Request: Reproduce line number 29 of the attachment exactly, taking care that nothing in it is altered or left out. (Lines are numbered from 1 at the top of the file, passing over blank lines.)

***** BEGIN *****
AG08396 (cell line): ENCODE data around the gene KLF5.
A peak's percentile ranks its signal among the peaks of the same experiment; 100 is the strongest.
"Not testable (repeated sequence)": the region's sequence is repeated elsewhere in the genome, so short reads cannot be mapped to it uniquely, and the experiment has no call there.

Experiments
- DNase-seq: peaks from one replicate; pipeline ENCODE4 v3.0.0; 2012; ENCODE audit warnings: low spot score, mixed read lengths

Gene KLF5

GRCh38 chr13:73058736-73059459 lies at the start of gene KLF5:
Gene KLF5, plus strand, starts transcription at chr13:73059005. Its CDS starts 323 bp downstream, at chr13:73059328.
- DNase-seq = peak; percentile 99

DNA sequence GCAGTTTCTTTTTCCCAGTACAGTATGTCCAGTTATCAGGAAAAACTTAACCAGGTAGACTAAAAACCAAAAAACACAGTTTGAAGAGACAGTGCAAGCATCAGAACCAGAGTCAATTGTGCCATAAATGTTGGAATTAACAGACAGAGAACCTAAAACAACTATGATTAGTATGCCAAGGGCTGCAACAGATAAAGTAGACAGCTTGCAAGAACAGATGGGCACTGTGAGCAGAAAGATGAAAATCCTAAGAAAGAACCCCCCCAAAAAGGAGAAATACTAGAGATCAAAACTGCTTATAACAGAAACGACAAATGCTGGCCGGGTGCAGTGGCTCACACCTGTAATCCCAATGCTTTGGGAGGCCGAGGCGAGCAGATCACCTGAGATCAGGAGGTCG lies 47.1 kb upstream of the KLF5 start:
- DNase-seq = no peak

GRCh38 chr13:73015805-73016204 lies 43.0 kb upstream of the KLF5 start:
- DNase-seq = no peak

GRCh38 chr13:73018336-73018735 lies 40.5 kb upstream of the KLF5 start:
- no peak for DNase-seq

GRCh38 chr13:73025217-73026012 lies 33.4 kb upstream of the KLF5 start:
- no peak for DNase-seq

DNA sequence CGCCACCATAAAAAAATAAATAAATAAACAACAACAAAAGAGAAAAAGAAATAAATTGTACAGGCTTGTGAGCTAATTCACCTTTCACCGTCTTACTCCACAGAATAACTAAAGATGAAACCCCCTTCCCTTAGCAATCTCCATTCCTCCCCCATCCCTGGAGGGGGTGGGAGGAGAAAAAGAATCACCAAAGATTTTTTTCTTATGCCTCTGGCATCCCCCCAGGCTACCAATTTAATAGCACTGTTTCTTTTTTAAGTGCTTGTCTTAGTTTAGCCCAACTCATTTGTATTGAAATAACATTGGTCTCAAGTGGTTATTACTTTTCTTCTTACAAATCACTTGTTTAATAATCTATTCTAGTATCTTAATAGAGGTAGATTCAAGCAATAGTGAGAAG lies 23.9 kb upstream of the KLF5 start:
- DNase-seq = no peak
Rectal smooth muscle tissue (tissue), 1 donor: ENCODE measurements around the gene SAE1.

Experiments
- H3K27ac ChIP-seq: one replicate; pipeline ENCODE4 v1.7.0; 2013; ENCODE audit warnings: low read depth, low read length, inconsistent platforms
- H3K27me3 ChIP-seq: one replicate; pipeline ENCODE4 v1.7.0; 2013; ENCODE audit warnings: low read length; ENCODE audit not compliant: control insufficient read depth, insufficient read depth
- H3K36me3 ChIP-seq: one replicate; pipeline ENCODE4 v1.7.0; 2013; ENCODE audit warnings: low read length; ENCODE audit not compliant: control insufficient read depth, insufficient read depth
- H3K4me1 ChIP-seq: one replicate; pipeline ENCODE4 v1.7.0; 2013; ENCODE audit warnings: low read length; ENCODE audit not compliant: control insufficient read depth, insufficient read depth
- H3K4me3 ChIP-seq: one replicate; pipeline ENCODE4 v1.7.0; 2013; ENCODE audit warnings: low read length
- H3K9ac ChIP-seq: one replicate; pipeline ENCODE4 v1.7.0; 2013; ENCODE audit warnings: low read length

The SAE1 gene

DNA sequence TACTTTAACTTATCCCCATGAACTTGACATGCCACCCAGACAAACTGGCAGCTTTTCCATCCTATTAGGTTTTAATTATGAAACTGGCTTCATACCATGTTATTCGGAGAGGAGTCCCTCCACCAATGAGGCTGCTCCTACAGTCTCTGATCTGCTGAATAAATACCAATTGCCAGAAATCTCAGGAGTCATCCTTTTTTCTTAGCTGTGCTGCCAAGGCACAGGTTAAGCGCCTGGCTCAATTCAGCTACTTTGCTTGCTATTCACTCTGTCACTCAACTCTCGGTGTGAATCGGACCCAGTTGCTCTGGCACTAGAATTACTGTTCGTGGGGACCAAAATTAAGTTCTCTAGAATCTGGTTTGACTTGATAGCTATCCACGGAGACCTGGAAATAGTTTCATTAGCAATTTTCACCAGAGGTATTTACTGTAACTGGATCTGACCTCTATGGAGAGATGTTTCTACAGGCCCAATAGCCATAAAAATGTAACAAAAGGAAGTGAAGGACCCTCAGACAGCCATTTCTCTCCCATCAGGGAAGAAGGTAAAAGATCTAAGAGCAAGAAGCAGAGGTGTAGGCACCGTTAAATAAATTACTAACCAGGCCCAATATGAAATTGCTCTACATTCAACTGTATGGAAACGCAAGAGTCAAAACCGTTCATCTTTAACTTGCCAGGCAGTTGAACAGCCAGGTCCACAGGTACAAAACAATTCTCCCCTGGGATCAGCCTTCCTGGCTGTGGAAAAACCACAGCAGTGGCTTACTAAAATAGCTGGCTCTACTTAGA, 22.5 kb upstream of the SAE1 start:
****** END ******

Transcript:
DNA sequence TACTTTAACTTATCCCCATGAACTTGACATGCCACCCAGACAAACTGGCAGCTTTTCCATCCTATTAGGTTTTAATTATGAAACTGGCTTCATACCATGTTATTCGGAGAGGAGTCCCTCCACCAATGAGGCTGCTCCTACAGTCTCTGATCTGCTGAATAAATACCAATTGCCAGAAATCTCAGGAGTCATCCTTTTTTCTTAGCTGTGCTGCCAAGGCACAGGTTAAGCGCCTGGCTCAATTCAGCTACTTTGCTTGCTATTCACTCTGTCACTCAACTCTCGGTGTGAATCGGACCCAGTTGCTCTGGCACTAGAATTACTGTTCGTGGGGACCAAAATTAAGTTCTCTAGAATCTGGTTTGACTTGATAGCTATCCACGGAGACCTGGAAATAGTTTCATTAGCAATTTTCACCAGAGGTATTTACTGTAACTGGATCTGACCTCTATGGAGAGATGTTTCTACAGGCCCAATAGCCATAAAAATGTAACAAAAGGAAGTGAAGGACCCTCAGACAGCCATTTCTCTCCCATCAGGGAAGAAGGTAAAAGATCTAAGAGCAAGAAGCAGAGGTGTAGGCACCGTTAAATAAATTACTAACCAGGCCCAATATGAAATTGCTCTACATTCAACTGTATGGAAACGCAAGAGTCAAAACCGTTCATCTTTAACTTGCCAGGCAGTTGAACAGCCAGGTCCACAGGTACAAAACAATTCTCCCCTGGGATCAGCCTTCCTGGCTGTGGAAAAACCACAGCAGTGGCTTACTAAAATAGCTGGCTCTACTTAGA, 22.5 kb upstream of the SAE1 start: